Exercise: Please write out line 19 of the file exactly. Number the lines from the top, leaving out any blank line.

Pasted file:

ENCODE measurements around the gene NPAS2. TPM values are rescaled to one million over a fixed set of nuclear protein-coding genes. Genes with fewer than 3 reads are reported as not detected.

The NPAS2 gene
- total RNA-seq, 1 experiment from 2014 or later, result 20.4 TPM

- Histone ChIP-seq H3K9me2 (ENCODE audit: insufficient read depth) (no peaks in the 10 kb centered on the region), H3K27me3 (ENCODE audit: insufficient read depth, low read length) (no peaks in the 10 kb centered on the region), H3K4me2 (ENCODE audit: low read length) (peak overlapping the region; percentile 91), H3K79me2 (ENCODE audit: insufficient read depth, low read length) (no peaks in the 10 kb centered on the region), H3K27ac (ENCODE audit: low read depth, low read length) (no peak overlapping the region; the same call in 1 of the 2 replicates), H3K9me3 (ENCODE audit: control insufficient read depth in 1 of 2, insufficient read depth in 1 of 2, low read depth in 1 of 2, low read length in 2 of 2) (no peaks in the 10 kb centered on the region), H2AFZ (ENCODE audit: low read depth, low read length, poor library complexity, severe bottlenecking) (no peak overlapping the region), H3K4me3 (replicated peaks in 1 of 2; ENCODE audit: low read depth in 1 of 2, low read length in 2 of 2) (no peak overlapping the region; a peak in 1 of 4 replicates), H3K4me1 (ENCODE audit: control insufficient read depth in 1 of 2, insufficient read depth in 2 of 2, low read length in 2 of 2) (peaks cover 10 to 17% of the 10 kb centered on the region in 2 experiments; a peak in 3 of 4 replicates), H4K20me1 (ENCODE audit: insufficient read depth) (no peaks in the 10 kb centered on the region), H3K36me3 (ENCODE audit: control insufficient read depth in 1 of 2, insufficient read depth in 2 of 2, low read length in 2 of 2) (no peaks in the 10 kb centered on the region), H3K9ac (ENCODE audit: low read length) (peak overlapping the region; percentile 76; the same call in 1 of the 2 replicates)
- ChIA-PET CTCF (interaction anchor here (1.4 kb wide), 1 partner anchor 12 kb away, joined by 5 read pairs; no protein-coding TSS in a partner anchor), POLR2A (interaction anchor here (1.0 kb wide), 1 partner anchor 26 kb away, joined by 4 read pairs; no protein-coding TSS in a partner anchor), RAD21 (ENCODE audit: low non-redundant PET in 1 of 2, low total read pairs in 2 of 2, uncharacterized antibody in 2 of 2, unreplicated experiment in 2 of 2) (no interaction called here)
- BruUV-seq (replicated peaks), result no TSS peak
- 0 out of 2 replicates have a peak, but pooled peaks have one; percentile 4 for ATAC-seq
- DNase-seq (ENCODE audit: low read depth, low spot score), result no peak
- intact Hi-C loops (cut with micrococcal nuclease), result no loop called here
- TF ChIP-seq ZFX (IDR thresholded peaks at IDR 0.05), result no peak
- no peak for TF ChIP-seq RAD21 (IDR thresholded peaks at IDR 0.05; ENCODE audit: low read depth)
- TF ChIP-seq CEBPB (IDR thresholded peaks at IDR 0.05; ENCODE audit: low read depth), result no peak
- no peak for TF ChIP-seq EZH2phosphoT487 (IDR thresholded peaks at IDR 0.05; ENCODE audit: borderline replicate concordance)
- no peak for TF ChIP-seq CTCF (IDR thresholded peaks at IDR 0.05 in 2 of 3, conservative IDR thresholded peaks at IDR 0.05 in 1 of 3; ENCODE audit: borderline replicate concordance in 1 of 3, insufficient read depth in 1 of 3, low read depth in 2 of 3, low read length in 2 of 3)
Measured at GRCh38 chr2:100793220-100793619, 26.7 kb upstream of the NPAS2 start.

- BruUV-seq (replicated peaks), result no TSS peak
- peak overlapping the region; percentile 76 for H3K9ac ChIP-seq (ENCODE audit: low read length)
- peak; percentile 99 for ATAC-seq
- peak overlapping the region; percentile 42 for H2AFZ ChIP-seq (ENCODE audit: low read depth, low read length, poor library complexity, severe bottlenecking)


- peak overlapping the region; percentile 42 for H2AFZ ChIP-seq (ENCODE audit: low read depth, low read length, poor library complexity, severe bottlenecking)